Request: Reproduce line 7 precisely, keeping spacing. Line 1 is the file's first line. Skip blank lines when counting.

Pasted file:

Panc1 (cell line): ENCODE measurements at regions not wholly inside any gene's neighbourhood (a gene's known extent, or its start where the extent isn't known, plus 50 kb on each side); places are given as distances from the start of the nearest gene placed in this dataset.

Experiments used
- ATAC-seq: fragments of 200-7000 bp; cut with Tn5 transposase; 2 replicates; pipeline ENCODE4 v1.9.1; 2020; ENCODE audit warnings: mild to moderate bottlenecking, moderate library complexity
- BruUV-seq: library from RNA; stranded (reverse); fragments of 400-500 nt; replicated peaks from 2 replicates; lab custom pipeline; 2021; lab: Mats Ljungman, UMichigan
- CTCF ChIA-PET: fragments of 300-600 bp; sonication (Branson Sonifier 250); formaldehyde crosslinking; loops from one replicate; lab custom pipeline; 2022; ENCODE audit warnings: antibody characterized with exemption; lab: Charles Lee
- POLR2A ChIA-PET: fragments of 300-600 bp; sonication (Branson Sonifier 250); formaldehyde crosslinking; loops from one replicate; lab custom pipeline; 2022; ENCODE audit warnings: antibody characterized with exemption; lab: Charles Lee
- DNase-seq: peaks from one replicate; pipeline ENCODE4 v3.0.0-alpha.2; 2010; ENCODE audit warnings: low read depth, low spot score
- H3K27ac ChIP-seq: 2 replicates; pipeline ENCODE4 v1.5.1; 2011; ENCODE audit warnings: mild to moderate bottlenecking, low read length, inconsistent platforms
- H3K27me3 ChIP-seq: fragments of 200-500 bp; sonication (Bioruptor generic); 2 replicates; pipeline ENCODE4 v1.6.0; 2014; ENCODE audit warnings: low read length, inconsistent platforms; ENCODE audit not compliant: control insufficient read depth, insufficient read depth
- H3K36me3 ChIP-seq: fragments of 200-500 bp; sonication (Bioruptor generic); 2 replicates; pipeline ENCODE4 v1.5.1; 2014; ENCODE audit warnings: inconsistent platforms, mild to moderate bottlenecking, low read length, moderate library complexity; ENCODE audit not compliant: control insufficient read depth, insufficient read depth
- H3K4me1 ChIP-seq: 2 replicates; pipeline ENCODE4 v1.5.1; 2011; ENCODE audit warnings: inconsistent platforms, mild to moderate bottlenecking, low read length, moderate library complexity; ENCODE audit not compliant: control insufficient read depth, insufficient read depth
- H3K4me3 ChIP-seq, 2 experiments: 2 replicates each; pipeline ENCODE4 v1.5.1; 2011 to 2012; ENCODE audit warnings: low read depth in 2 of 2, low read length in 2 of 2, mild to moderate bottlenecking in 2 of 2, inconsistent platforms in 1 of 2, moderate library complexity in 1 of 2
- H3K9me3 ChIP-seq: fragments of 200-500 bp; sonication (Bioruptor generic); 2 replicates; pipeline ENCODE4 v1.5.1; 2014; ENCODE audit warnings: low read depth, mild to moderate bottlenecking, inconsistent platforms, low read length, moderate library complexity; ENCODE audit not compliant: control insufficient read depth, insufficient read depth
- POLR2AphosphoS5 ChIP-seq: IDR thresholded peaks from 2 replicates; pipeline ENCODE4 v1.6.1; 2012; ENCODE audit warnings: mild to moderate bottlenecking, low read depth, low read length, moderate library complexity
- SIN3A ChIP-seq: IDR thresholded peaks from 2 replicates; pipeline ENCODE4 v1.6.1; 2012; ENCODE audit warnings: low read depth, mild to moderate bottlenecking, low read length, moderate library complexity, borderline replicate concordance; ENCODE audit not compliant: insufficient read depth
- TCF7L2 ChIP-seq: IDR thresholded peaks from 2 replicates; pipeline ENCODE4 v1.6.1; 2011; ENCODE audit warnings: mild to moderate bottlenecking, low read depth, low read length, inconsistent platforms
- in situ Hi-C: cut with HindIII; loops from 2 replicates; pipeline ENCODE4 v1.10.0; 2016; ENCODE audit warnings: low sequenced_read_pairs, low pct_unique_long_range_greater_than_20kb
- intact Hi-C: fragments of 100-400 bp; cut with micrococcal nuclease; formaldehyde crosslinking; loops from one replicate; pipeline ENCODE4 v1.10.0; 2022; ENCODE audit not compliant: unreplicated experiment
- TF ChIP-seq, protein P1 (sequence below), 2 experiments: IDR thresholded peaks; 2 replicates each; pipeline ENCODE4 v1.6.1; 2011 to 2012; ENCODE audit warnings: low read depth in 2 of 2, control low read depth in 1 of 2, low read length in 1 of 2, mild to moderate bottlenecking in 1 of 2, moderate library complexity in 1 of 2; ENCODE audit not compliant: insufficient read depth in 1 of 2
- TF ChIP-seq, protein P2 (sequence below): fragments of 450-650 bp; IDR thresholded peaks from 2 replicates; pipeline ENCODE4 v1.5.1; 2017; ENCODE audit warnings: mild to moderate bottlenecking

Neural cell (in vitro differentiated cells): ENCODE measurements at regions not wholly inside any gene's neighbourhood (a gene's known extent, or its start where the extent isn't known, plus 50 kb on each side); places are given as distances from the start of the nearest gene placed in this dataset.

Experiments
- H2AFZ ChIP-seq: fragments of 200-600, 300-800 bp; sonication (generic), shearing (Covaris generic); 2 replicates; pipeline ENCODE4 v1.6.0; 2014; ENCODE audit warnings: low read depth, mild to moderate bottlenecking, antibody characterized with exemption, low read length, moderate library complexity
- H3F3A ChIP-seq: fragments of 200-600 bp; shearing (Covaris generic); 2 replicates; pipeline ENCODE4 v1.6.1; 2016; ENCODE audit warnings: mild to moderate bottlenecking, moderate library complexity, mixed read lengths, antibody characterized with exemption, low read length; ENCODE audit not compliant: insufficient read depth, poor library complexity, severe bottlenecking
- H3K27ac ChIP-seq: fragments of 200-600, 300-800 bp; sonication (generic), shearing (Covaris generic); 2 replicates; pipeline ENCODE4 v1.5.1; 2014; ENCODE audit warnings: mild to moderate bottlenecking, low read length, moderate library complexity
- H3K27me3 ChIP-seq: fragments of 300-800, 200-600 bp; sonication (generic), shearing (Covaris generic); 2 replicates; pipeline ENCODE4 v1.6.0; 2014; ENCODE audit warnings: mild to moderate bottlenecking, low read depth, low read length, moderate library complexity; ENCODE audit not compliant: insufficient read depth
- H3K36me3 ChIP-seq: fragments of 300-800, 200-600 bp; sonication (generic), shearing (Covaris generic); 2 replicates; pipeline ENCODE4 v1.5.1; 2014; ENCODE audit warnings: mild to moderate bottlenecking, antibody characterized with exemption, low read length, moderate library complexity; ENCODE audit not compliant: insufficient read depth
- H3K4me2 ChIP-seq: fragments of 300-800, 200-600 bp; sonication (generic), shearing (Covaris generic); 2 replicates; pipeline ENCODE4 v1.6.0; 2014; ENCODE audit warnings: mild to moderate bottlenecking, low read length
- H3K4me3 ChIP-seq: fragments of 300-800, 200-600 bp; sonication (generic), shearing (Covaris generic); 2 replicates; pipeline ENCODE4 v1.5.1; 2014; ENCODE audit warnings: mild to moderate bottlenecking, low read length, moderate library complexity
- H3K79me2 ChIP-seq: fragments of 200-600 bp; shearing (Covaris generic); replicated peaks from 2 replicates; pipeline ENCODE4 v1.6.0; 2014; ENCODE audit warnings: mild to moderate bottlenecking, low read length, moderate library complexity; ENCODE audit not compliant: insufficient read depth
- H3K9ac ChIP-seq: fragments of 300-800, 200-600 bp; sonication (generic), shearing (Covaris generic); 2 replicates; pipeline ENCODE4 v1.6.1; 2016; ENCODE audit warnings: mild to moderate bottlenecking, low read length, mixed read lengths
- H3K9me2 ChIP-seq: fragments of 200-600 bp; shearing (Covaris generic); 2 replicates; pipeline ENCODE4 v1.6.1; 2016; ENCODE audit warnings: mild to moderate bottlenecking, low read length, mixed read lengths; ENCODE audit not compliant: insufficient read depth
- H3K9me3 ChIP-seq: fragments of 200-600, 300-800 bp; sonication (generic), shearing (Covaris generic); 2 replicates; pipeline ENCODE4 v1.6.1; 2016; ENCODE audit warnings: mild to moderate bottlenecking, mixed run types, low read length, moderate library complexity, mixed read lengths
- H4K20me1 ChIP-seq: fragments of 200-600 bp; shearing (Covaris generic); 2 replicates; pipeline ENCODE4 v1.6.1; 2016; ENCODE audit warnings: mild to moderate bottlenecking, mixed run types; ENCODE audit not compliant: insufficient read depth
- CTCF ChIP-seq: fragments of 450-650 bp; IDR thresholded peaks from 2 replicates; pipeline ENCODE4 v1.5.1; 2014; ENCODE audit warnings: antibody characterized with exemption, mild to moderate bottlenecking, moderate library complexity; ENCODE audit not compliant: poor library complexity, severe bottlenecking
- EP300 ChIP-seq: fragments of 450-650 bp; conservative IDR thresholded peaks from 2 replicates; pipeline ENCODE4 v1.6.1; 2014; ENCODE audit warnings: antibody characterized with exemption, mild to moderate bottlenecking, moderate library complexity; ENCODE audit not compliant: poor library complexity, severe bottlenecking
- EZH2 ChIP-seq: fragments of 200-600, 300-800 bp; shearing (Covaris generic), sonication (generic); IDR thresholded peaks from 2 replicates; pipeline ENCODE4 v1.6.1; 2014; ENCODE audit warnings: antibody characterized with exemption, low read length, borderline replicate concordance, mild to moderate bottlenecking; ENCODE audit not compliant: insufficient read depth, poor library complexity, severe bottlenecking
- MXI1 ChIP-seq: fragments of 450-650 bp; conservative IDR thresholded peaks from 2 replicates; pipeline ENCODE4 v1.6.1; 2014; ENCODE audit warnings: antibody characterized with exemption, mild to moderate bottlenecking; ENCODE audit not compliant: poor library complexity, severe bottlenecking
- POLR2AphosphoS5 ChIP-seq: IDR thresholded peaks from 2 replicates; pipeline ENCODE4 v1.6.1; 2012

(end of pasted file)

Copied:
- DNase-seq: peaks from one replicate; pipeline ENCODE4 v3.0.0-alpha.2; 2010; ENCODE audit warnings: low read depth, low spot score